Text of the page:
We.are.almost.done. I promised I would finally post a photo when our kitchen cabinets were done.
This was a labor of love/hate. If you look closely at these cabinets you might be able to see my tears, haha.
Here is our kitchen in the beginning (ignore the photo string it’s the only one I seem to have and it’s from my husband’s 30th.)
Using the word hate here is fine. I hated these cabinets. I hate the color, I hate the style, I hate them.
For this project I ordered almost everything on Amazon, direct links below:
Java Gel Stain– don’t substitute this. Get General finishes.
Top Coat– Again don’t substitute the brand, finish is up to you.
Cabinet Cleaner– this is amazing. I’m glad I have it for future cleaning.
Sponges– to clean cabinets, you don’t need this many but now we have car washing sponges.
Gloves– a MUST. We went through SO MANY.
Sanders– For sanding off the shiny coat on the doors and surrounding area.
Foam brushes– I used these for the doors and eventually the surrounding cabinet area.
White tube socks- we got ours from Walmart.
Baggies- put all your hardware in baggies, easy to put it all back together.
We started by taking down all of our doors on our cabinets. I was the main stainer/stainee. Either or. I started by cleaning all of the doors with the TSP cleaner mixed with water. Just follow the directions on the box. I cleaned all the doors, let them dry, then sanded all of them.
I wiped them down again and gave them some drying time. The first coat of stain was terrifying, that walking to the edge of the cliff type feeling “am I really about to do this, there’s no turning back.”
Let me tell you, just do it. Put the foam brush in the gel stain and stain that bad boy. I definitely did a WAY too thick coat the first time because I straight up panicked. I should have trusted the videos and blogs, but I did it too thick.
I did not sand in between coats, some videos say to, and perhaps we’d have less streaky marks on our doors, but once you get started you do what works for you. Me, I just got more and more tired with each coat.
Once you’re done the first coat let it dry. I gave it 24 hours, but it was muggy and humid and still tacky (I also put the coat on way too thick.) Once everything was finally dry I did a second coat on all the doors.
I was starting to get excited. These doors were looking awesome.
I had somehow conveniently forgotten that we had to do the entire interior section that these doors go on…
While I did the doors with foam brush, we did the inside with socks for coats 1 and 2. WEAR A GLOVE UNDER THE SOCK. For the love of God. Do not put the sock on your hand and apply the stain without the glove on. Put glove on, THEN tube sock.
You’ve been warned 🙂
Also, this goes without saying, tape off your kitchen. Tape off any areas you don’t want stain. We should have put down a tarp on the floor, but found that magic erasers work wonders for removing stain.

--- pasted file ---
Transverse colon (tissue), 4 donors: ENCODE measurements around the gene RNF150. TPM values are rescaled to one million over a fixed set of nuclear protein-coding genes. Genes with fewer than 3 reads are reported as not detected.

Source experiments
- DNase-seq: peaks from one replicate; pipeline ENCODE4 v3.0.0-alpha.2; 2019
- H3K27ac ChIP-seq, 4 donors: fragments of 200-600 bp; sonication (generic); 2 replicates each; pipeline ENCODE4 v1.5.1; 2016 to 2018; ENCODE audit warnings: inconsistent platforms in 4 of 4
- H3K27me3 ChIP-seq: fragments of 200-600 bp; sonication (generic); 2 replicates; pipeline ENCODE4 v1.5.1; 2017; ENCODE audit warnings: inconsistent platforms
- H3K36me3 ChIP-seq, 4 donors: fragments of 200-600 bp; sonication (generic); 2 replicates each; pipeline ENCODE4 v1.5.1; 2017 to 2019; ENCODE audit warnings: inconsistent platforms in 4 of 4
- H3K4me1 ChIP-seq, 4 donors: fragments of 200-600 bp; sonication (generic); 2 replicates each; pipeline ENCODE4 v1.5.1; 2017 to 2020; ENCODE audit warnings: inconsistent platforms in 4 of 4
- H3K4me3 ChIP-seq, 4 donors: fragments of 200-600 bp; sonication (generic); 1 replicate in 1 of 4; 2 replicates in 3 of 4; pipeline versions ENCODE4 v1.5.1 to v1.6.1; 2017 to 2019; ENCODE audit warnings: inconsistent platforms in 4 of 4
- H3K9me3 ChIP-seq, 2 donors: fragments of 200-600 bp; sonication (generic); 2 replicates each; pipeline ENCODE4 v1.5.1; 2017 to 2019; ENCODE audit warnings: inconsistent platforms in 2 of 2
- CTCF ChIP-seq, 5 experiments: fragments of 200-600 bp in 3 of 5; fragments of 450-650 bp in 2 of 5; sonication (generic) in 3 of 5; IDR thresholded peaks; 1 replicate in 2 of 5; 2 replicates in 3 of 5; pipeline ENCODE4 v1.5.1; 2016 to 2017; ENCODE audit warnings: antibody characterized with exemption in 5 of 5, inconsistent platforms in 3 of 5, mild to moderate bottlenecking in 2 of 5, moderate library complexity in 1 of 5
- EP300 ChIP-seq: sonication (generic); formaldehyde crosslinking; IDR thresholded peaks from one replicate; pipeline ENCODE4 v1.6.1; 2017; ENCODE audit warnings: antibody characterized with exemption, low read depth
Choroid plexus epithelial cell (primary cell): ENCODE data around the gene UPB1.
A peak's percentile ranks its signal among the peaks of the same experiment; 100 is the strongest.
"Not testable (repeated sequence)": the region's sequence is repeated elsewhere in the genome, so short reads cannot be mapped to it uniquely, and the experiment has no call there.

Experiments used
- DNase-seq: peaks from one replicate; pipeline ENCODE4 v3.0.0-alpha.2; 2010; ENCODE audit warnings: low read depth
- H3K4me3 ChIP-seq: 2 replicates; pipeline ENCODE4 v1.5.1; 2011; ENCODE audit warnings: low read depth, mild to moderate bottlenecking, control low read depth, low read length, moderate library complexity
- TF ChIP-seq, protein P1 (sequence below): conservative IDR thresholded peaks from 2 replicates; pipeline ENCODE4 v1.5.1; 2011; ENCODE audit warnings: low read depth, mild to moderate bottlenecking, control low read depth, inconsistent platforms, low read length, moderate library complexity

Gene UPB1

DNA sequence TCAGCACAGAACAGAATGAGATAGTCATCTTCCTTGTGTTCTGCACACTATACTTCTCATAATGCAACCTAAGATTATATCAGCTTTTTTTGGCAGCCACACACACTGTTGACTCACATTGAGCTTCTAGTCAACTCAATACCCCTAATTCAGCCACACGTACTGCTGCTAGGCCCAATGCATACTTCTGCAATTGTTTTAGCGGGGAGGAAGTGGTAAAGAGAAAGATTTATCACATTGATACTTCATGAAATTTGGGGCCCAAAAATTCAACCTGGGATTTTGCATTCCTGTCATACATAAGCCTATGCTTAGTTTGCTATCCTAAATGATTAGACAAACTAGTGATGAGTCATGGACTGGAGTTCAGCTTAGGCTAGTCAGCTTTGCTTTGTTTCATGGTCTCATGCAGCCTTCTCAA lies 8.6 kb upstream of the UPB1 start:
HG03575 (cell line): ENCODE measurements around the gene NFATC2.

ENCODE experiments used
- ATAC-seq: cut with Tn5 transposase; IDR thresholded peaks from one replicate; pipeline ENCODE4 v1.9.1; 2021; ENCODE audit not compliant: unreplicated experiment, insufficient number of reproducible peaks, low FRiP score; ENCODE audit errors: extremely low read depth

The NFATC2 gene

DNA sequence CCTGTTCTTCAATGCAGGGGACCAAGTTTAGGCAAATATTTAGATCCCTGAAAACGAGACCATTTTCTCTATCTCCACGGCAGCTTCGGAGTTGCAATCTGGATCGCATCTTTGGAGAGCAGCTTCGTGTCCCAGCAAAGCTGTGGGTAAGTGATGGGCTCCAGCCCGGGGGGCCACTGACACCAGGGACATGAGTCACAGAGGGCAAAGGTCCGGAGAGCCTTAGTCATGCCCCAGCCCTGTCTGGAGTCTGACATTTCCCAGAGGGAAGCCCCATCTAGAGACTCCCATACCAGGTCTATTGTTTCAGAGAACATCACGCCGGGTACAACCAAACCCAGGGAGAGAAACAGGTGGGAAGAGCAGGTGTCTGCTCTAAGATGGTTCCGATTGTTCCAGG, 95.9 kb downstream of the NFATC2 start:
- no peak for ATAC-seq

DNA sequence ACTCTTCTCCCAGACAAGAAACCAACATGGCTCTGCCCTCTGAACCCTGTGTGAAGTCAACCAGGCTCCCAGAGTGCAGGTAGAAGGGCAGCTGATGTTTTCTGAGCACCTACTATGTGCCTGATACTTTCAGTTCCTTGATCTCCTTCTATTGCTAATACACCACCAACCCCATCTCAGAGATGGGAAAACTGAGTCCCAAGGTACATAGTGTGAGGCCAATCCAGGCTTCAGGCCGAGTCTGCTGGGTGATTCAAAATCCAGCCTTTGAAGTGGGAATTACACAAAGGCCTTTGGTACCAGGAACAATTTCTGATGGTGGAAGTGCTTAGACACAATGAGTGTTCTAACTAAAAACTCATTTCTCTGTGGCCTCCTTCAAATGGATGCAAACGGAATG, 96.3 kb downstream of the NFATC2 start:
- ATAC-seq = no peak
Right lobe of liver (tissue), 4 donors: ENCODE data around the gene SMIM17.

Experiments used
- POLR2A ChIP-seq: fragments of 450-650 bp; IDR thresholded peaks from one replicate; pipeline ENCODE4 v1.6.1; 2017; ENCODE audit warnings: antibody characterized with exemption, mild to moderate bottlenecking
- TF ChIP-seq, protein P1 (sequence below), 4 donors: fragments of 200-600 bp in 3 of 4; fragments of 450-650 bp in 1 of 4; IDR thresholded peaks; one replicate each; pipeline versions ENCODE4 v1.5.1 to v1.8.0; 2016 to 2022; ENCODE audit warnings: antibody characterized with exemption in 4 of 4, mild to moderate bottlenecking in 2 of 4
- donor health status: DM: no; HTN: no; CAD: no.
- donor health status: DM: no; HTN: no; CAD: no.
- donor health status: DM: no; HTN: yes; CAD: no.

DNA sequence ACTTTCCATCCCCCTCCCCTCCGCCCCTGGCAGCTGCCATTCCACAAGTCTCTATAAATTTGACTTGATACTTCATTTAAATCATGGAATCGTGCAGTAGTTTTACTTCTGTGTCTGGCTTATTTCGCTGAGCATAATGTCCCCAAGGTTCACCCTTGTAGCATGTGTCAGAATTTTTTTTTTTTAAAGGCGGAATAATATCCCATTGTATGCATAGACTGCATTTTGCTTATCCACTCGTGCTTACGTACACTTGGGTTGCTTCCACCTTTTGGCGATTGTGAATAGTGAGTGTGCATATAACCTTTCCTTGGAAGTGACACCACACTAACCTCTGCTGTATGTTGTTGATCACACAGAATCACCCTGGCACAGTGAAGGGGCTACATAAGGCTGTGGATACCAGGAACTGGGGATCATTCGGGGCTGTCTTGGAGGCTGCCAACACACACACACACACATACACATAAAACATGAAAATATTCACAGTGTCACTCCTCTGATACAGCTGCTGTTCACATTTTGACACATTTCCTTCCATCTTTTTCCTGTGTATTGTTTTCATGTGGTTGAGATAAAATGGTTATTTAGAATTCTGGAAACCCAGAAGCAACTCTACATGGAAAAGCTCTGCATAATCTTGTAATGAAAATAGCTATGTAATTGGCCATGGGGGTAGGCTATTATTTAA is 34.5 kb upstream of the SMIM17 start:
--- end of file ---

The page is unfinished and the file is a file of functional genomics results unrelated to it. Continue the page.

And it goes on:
Here we are after applying one coat to the interior and gearing up for our 2nd. We realized that it would take more than 3 coats with the sock application. Can you see the fear and sadness in our eyes?
After our 2nd coat I think my husband lost it. He had had enough and I told him, “I got this.” I went at the interior with a foam brush and put it on thick. Way thicker than you’re supposed to, but was now determined to make the doors and interior match.
Here’s a few things that might make you panic:
Particle board– guess what..this doesn’t stain up like the real wood. We PAINTED on the stain. Just get it to your liking. Don’t freak, it’s fake, you have to paint it on.
Uneven Spots– it’s stain, this will happen. After 2 applications with the sock I moved onto a foam brush and applied that stuff THICK. Probably not the “recommended” method, but hey, ours turned out 🙂
Stain staining other parts of your kitchen:– repaint areas, or get that magic eraser out. No joke I cleaned up spots on my floor, makes me wonder what’s actually in magic erasers.
Here is the kitchen after the 3rd coat done with foam brush. Don’t mind the mess (it’s a super messy project, and puts your kitchen out of commission, so be prepared for that.)
Once you’re done all the staining, now it’s top coat time. I applied 2 coats with the sock method. We hung the doors so it would be easier to apply. Open the doors, apply on both sides and leave open. Apply one coat of top coat, let it dry. Apply a second. Some people do a third coat, I was cool with two.
Once the top coat fully dried we went to Lowe’s and got new hardware for the doors:
Starting to look like a legit kitchen eh?
We had someone come in to paint above the cabinets (we suck at painting. We learned early there are things worth saving up for to pay someone else to do.)
And here is our kitchen, everything done with the cabinets, we’re looking to install new counter tops later in the year. (Don’t mind the mess, we just finished our giant annual bbq!)
We are super happy with the result! This was definitely an adventure, a super scary one but I would highly recommend if you want to change the look of your kitchen. It’s time consuming, it’s frustrating, but it’s worth it.
We spent about $150 in supplies for the actual staining, plus the hardware, plus the paint and painting, plus the new pieces I bought for above the cabinets. Still much cheaper than a total kitchen renovation.
If you have any questions just reach out! Here’s to enjoying our labor and this new amazing kitchen!